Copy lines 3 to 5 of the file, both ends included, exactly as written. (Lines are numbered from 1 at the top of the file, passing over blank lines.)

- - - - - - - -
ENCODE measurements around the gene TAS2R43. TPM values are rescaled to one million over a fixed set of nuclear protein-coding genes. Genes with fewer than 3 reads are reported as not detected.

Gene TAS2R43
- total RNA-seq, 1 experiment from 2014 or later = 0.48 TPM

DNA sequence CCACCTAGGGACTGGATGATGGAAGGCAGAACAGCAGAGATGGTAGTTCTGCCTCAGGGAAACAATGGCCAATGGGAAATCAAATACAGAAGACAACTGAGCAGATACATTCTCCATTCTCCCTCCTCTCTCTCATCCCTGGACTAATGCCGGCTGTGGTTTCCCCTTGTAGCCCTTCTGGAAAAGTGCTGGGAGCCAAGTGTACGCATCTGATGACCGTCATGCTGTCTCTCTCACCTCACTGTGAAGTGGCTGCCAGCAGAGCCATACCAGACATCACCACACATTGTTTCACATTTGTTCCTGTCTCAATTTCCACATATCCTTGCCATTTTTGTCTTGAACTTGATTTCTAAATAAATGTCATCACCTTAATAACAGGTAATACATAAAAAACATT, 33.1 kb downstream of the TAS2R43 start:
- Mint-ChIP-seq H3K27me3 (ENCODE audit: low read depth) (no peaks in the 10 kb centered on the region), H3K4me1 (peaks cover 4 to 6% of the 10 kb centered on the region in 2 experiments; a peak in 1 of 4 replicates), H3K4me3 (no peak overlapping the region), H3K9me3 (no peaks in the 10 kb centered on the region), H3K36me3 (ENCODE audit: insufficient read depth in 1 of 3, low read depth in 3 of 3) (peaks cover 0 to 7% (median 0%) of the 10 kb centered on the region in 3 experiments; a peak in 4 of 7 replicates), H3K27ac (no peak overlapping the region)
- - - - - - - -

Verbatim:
- total RNA-seq, 1 experiment from 2014 or later = 0.48 TPM

DNA sequence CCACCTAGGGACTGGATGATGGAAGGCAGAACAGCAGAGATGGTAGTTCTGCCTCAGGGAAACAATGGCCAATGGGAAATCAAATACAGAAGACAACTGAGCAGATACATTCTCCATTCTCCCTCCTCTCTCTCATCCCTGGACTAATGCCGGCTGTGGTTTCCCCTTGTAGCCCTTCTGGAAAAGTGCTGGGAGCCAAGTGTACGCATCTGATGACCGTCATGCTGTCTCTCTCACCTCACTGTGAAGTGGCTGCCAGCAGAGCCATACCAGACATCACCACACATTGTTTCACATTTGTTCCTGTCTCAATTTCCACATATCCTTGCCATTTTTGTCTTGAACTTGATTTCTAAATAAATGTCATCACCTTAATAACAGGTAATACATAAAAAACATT, 33.1 kb downstream of the TAS2R43 start:
- Mint-ChIP-seq H3K27me3 (ENCODE audit: low read depth) (no peaks in the 10 kb centered on the region), H3K4me1 (peaks cover 4 to 6% of the 10 kb centered on the region in 2 experiments; a peak in 1 of 4 replicates), H3K4me3 (no peak overlapping the region), H3K9me3 (no peaks in the 10 kb centered on the region), H3K36me3 (ENCODE audit: insufficient read depth in 1 of 3, low read depth in 3 of 3) (peaks cover 0 to 7% (median 0%) of the 10 kb centered on the region in 3 experiments; a peak in 4 of 7 replicates), H3K27ac (no peak overlapping the region)